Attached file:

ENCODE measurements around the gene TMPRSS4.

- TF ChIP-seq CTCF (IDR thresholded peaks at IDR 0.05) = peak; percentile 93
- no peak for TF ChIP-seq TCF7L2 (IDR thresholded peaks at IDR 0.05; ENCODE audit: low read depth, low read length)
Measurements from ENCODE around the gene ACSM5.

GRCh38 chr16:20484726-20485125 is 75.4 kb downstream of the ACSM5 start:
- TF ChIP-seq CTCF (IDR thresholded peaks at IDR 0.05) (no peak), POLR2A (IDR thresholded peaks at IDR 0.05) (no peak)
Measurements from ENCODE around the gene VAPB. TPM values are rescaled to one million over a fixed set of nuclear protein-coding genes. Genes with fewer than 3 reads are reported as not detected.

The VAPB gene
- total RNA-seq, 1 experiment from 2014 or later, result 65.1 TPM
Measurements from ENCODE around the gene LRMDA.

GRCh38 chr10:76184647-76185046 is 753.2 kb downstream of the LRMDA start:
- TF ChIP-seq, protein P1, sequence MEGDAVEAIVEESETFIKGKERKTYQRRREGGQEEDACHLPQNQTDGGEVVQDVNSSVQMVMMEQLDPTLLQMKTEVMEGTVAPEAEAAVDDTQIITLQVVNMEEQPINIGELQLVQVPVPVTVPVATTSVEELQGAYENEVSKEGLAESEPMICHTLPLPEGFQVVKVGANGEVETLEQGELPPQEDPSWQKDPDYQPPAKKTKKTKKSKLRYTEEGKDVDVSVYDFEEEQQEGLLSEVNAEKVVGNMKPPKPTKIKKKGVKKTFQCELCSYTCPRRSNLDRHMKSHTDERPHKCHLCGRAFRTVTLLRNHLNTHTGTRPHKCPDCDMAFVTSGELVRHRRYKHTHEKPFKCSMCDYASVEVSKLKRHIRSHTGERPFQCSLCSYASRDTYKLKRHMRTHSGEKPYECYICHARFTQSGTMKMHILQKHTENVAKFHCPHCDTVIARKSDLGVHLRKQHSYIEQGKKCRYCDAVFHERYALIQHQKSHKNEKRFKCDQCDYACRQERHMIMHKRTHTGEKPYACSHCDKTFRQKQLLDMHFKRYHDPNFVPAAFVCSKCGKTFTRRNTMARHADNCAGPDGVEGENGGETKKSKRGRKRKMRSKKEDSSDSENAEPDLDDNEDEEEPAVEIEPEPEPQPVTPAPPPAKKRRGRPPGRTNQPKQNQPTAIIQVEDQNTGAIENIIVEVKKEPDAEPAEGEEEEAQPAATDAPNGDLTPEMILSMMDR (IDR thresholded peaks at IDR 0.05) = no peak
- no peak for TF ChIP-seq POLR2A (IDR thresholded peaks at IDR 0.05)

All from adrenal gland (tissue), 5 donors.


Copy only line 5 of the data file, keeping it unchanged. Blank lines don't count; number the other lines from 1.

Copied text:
GRCh38 chr16:20484726-20485125 is 75.4 kb downstream of the ACSM5 start: